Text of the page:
and, although his form has been laid in the dust, we hope and believe that his spirit has returned to the God that gave it, and is happy in the place of the departed. In memorial of his character, his virtues, and his fame, we come this day to rear a costly cenotaph-a monument that shall proclaim his praise to ages yet to come, to millions yet to be. We plant in earth the shaft that points to heaven. We rear the pile that silently, yet eloquently, tells the story of his valor to the world below, while it lifts its lofty head on high as if it would direct mankind to the haven of bliss—the future home of the faithful and the good. Here, in the capital of his country, that bears his name, would we build the monument of stone in honor of the illustrious dead, and do thou, O Lord, look down from heaven and bless the deed. May this memorial of marble, in this metropolis of freedom, be an instrument of Thine in the performance of Thy wonderful works among the sons of men. It tells of Christian virtue and of patriotic devotion. May it encourage American youth in the cultivation and practice of these holy principles. It tells of pure and honorable motive, and high and chivalrous character. May it inspire the American citizen with holy ardor to emulate the same! It tells of an ennobling sense of duty and zeal for its discharge, of lofty aims and purposes, and the meed of renown to be gained in their pursuit. May its iufluence be effective in the extension of like sentiment, and in the elevation of men in character and practice! May it animate the hearts of freemen to imitate the example of Washington the good, that each in his respective sphere may be like Washington the great. · And now, O Lord of all power and majesty, we humbly beseech thee to let the wing of Thy protection be ever outspread over the land of Washington! May his people be Thy people! May his God be their God! Never from beneath the strong arm of Thy providence may they be removed ; but, like their honored chief, may they acknowledge.'Thee in peace and in war, and ever serve thee with a willing, faithful, acceptable service! Hear our prayer, we beseech Thee, that the glory of this nation may never be obscured in the gloom of guilt; that its beauty may never be so marred by the foul impress of sin that the light of its religious character shall be dimmed. Open the eyes of the people, and let them see that it is their true interest to study Thy laws, to seek Thy favor, and to worship Thee with a faithful worship. 'Teach them, and deeply impress upon them the important political truth that opinions and personal feelings, private advantages, and sectional interests are all as nothing when compared with the great interest that every American has in the union of the different States of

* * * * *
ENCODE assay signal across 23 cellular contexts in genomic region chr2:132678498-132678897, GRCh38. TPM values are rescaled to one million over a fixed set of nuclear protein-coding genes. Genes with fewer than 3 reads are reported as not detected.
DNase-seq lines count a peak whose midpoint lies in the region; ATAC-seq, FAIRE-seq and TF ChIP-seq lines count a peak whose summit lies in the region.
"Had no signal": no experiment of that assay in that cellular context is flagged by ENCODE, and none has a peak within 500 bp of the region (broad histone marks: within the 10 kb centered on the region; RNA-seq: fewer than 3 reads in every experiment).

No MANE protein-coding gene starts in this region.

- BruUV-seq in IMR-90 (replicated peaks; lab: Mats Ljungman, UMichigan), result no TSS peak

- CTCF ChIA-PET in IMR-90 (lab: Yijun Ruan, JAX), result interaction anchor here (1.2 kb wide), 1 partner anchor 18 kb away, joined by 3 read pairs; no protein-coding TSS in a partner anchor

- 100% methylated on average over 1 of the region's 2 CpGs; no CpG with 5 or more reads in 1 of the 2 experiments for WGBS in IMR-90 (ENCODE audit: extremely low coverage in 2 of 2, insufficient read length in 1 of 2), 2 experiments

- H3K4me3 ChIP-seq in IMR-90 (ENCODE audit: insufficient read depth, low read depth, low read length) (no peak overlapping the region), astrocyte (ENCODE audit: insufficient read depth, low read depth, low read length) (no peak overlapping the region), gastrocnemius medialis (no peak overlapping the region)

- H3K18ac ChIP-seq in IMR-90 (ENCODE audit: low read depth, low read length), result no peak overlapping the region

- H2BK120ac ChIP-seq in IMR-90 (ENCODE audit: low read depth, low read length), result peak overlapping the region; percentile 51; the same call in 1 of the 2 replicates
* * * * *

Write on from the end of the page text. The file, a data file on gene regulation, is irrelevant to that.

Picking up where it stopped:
« AnteriorContinuar »